No serious leader can take seriously the idea of Budapest holding the 2020 Olympics: given Hungary's budget and global financial conditions, it would simply be an impossibly expensive prestige investment. The idea is probably being floated because a project on this scale makes available vast sums of money to the government that happens to be in power, money that can be distributed and spent on creating jobs and self-promotion. Politicians can use that money to keep their clients happy.
The last two presidents had good reason for doing what many are now demanding of Laszlo Solyom. They agreed with the leaders of the various parliamentary parties on candidates for nomination to state offices. The approach Laszlo Solyom is taking to nominations is fine in legal terms, but in practice it doesn't work. But there is a way of dealing with this chaos.
Hungarian-Slovak relations could be rebuilt from the ground up, but for as long as the Magyar Garda acts as cultural attache to our northern neighbours, and as long as Robert Fico and Jan Slota form our picture of the Slovaks and their thinking, then results are going to be scarce. And nor are people abroad very sympathetic to our position, argues Zoltan Novak, head of research at the Dignity Political Analyses Centre.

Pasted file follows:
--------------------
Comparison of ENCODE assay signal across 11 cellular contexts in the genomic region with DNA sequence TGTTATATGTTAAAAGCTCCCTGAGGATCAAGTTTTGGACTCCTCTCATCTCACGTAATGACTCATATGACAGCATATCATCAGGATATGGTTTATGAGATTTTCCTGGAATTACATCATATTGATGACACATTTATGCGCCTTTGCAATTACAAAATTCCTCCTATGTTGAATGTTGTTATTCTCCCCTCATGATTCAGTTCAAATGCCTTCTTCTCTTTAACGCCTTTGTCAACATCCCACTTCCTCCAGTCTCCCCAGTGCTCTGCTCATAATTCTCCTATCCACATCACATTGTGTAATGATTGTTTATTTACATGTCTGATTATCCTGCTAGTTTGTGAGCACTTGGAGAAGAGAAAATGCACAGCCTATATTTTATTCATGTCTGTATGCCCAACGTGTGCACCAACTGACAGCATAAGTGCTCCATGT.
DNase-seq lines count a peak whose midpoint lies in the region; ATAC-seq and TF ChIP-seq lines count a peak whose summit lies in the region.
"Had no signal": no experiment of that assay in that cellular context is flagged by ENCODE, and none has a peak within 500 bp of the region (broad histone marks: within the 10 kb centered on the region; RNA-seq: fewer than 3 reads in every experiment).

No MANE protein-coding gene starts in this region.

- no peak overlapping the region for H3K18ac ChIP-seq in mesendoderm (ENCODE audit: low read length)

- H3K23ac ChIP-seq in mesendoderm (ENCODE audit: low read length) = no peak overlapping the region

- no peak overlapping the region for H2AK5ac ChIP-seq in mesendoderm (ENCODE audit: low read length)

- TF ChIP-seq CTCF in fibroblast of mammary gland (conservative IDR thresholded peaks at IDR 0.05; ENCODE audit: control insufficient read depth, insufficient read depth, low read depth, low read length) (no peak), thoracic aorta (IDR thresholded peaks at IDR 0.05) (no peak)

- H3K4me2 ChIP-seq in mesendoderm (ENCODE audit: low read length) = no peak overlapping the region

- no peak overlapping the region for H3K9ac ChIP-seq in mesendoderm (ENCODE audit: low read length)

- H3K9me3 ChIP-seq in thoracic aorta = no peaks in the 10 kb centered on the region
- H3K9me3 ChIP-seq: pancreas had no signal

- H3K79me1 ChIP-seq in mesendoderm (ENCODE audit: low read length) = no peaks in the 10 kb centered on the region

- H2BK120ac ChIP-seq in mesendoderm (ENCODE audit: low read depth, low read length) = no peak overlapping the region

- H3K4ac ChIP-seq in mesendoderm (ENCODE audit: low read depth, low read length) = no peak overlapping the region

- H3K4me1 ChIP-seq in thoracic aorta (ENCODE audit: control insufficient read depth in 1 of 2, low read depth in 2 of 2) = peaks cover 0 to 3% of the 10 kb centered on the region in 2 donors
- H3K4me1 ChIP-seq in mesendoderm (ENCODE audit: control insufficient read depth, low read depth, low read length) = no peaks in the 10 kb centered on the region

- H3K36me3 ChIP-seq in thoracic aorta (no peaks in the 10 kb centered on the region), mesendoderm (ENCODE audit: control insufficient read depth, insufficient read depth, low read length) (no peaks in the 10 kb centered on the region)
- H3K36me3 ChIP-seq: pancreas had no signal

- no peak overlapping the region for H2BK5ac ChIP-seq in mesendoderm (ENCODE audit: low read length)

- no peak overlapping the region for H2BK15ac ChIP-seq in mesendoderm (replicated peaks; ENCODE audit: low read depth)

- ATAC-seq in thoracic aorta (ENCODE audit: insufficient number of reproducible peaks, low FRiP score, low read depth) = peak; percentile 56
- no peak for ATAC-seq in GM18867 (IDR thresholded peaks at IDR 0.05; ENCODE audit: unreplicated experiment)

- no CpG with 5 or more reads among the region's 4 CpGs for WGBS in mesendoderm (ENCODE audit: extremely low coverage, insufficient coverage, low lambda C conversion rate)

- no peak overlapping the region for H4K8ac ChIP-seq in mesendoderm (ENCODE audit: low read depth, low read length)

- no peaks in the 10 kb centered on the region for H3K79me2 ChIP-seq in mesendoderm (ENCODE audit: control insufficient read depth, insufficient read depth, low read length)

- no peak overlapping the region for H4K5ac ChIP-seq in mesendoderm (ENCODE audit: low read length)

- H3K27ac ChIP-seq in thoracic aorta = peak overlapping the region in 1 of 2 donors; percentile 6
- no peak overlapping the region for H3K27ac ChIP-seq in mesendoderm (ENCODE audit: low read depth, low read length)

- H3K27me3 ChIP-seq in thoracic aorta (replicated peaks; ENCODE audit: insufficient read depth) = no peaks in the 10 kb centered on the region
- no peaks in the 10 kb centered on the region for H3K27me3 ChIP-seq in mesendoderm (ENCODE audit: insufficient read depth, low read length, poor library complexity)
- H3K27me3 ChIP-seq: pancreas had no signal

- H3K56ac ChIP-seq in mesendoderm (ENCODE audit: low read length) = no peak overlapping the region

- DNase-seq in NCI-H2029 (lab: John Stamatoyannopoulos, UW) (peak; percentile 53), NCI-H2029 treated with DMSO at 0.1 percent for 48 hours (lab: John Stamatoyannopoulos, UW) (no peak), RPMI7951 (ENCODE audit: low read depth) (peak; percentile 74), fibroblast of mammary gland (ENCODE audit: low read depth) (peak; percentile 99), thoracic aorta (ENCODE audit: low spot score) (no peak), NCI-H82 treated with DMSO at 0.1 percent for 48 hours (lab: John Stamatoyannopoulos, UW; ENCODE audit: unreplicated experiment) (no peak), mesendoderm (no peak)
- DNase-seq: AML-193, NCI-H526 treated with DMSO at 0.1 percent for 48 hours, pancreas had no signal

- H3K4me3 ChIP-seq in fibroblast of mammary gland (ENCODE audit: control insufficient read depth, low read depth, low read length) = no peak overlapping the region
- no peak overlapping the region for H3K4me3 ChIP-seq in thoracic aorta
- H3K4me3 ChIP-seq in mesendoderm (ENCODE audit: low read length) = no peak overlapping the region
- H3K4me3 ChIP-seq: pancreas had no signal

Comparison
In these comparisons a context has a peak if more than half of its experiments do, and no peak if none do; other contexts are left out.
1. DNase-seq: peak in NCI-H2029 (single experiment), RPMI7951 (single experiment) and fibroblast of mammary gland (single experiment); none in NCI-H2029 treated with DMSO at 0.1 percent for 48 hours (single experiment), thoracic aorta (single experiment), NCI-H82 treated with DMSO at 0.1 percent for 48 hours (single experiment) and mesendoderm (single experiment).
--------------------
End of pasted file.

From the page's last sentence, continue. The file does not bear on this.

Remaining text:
A French student who disappeared this week was captured on security cameras along her route to the Lanchid, the daily Nepszava has reported. The recordings show that she was alone along her entire route - nobody was following her and nobody tried to approach her.
For three years, the National Security Office's (NBH) official yearbooks said not a single word about far right groups, even though there was a time when both far right and anti-democratic left-wing groups had their place in the NBH's publications.
Two years ago Laszlo Hoffmann, legal representative of the Protection Group (Ovas) made a complaint to prosecutors about illegal building privatisations in the Jewish Quarter. For a long time, Ovas has been saying that something is amiss in the rehabilitation of the historic city centre.
Andras Simor, governor of the Hungarian central bank told the Association of Employers and Manufacturers (MGYOSZ) that the current crisis was creating an opportunity for the country to confront its mistakes.
Pirates of the world, unite! Somalia isn't your true haven, and Citigroup isn't the big deal - Hungary is! Hungarian 'pirates' want to buy Hungary, and Hungarian debt. In the midst of a political war, a motion that appears to sanction money laundering as a state activity appears to enjoy five-party support, writes Andras Mozer in his newest editorial.
"When I applied to places, I used to say that I'm not Peter Tasnadi, but not *that* Peter Tasnadi," says the 52-year-old mayor of Pecs when discussing his approach to building relationships.
Finance players make money both when things are going badly and when they are going well. But the crisis has brought an end to abundant money, and many believe that the golden age will never return. But what is in store for the financial services sector? We spoke with Chris Pickles, in charge of marketing for BT's global investment bank clients, who previously worked on the directive that regulates the EU's financial markets.